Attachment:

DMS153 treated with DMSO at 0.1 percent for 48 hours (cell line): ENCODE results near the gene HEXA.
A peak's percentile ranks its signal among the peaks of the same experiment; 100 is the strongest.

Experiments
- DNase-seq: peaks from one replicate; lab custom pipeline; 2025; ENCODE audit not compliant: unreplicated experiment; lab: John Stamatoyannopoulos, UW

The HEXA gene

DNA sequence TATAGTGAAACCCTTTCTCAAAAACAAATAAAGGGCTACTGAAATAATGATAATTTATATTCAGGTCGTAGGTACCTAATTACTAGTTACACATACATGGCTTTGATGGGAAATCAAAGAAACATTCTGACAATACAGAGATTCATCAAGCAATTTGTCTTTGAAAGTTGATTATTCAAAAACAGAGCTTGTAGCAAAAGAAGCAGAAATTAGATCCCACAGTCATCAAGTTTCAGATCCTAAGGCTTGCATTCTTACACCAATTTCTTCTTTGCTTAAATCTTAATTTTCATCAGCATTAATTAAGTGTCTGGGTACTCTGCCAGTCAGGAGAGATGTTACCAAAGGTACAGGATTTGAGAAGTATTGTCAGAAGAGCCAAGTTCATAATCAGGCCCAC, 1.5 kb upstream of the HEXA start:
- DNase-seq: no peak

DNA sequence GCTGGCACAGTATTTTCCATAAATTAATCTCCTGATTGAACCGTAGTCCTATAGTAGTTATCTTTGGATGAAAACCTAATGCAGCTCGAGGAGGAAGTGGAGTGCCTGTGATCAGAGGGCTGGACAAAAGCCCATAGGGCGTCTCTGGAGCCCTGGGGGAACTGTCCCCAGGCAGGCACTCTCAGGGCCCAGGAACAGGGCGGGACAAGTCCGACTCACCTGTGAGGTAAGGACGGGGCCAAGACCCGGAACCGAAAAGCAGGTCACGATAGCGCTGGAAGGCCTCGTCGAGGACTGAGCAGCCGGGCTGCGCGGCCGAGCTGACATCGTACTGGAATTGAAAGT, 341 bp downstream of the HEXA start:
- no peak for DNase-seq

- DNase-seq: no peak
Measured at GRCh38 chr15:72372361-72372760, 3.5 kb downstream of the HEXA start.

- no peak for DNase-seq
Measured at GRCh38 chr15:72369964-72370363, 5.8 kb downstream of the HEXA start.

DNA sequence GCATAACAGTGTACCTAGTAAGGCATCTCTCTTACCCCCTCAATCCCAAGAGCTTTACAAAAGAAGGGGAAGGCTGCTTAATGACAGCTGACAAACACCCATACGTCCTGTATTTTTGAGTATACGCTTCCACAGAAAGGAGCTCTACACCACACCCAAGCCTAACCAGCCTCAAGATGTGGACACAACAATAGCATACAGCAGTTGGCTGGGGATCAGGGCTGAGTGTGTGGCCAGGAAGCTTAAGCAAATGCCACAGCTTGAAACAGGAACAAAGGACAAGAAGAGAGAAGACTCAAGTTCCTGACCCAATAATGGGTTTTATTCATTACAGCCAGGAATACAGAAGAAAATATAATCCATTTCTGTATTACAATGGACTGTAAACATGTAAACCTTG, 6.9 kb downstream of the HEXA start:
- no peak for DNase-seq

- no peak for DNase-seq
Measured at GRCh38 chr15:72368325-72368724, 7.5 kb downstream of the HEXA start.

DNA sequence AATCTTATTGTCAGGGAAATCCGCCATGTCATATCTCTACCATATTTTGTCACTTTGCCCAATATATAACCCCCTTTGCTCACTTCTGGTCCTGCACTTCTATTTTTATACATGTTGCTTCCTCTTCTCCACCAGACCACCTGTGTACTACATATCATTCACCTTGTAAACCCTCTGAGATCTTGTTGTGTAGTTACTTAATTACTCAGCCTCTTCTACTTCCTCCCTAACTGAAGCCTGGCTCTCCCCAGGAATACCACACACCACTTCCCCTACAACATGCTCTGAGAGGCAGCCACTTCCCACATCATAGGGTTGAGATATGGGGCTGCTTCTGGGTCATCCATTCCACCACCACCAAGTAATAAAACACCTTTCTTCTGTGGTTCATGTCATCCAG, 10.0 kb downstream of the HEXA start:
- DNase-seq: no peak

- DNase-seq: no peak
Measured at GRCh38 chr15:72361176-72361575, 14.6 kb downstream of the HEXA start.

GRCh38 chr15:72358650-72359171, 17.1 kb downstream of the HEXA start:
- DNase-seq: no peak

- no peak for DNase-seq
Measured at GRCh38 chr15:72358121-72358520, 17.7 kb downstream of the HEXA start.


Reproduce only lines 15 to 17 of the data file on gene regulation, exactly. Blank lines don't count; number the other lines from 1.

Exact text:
- no peak for DNase-seq

- no peak for DNase-seq
Measured at GRCh38 chr15:72368325-72368724, 7.5 kb downstream of the HEXA start.